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Animal communication is the transfer of information from one or a group of animals (sender or senders) to one or more other animals (receiver or receivers) which affects either the current or future behavior of the receivers.
Animal language are forms of non-human animal communication that show similarities to human language.
Aphasia is the name given to a collection of language disorders caused by damage to the brain.
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Burrhus Frederic Skinner (March 20, 1904 – August 18, 1990), commonly known as B. F. Skinner, was an American psychologist, behaviorist, author, inventor, and social philosopher.
Behaviorism (or behaviourism) is an approach to psychology that focuses on an individual's behavior.
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In science, computing, and engineering, a black box is a device, system or object which can be viewed in terms of its inputs and outputs (or transfer characteristics), without any knowledge of its internal workings.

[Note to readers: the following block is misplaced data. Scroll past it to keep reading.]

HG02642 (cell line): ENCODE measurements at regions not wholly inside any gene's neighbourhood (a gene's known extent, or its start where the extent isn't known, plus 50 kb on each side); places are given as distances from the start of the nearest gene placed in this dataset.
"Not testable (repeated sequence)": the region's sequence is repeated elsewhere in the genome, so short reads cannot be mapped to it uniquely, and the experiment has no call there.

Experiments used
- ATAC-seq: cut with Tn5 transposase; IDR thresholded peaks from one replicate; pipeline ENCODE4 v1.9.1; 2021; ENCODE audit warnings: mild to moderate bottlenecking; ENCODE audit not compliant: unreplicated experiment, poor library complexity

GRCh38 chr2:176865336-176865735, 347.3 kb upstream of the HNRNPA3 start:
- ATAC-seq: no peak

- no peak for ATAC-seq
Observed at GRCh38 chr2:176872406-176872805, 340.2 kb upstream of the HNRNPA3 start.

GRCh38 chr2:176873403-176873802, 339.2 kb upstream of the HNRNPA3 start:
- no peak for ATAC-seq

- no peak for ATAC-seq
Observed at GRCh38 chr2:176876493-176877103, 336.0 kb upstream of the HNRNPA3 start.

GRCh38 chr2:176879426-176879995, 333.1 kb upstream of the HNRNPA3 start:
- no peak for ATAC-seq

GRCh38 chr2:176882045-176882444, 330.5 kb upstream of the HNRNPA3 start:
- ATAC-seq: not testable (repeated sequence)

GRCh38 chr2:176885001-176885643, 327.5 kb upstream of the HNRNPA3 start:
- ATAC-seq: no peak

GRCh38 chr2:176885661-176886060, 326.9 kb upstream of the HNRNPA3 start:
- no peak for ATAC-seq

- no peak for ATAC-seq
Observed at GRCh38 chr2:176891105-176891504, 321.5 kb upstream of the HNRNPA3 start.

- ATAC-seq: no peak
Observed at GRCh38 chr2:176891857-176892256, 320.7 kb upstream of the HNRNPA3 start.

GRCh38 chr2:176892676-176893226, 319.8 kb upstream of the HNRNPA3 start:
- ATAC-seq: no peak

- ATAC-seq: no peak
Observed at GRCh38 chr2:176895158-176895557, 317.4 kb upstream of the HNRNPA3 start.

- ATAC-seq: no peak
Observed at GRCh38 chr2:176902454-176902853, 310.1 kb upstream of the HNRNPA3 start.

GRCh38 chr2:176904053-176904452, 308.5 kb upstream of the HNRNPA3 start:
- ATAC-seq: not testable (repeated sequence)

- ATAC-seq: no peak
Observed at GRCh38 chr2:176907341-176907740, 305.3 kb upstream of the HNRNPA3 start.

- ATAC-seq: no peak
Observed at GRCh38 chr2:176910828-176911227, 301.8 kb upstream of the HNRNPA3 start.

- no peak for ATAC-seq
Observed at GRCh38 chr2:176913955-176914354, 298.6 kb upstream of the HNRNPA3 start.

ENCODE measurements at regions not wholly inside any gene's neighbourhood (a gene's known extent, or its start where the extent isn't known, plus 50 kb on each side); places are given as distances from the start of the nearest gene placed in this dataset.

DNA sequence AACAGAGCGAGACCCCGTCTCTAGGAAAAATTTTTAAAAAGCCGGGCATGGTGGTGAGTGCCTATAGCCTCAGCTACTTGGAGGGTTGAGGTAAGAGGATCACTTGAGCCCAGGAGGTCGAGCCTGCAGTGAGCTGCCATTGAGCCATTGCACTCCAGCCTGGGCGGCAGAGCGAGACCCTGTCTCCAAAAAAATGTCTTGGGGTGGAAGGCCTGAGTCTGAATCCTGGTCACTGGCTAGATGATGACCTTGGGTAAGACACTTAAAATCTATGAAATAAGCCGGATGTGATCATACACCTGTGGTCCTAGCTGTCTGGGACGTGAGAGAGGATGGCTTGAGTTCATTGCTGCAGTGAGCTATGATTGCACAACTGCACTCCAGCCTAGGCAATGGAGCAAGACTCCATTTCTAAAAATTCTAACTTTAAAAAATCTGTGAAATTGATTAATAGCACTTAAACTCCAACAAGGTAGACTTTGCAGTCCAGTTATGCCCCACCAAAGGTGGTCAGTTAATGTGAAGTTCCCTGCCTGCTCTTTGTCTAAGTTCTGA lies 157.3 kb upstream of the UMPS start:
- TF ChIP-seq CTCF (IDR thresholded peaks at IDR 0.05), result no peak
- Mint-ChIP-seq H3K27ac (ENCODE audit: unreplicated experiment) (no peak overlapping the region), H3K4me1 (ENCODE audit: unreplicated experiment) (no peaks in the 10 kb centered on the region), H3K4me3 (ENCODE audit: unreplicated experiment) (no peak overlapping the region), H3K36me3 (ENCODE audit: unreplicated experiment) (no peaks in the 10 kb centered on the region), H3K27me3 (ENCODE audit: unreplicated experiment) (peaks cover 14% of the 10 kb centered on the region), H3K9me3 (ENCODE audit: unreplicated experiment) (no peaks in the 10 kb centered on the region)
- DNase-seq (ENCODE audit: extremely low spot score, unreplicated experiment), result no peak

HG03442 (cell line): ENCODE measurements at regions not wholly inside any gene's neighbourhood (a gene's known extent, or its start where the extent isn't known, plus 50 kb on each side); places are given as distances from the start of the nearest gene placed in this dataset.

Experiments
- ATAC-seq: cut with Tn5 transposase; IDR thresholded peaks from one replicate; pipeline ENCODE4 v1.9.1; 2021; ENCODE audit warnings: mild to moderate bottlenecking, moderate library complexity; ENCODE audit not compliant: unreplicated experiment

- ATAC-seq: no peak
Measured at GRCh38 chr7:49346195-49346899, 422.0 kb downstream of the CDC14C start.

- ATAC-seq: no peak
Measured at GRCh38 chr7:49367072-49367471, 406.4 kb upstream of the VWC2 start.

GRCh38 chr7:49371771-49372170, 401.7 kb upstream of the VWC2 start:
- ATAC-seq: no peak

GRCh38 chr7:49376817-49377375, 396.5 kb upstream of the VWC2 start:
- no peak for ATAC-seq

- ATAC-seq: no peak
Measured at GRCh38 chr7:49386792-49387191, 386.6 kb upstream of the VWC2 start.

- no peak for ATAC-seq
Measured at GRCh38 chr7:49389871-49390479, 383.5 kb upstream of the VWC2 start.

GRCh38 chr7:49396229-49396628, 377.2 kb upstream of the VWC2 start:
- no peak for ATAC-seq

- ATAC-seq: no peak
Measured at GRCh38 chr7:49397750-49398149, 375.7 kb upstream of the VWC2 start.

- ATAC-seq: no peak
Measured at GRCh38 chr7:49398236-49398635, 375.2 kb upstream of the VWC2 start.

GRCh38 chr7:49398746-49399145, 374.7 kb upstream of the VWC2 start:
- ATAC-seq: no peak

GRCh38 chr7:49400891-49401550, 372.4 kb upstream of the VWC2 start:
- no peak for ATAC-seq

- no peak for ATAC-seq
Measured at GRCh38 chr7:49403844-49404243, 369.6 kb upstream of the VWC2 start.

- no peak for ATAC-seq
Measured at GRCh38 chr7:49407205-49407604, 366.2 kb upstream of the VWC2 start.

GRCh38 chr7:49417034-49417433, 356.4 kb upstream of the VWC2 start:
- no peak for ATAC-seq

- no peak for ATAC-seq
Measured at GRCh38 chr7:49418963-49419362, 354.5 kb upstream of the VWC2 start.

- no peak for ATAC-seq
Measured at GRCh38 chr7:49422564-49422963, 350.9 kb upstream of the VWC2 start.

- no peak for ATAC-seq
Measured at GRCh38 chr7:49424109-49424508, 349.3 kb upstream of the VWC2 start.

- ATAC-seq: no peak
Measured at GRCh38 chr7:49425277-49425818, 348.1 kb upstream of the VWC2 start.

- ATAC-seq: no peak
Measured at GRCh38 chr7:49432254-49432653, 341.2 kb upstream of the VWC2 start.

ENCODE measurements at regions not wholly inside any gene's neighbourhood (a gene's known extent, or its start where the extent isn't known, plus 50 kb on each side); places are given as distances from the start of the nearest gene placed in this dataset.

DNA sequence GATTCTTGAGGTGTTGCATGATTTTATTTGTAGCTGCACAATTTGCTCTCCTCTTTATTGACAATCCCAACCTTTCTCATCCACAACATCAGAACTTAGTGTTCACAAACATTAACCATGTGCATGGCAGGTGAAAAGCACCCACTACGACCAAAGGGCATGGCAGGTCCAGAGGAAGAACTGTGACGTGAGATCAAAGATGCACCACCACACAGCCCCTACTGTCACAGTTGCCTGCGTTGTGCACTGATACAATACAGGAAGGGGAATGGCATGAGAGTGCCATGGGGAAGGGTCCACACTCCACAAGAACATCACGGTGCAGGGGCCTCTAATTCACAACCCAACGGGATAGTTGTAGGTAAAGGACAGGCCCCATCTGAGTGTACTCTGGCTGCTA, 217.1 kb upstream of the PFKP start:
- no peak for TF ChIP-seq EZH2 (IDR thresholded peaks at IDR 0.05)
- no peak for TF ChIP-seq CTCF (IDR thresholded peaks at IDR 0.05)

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Brian James MacWhinney (born August 22, 1945) is a Professor of Psychology and Modern Languages at Carnegie Mellon University.
Broca's area or the Broca area or is a region in the frontal lobe of the dominant hemisphere (usually the left) of the hominid brain with functions linked to speech production.
Catherine Elizabeth Snow (born December 14, 1945) is an educational psychologist and applied linguist.
The cerebral cortex is the cerebrum's (brain) outer layer of neural tissue in humans and other mammals.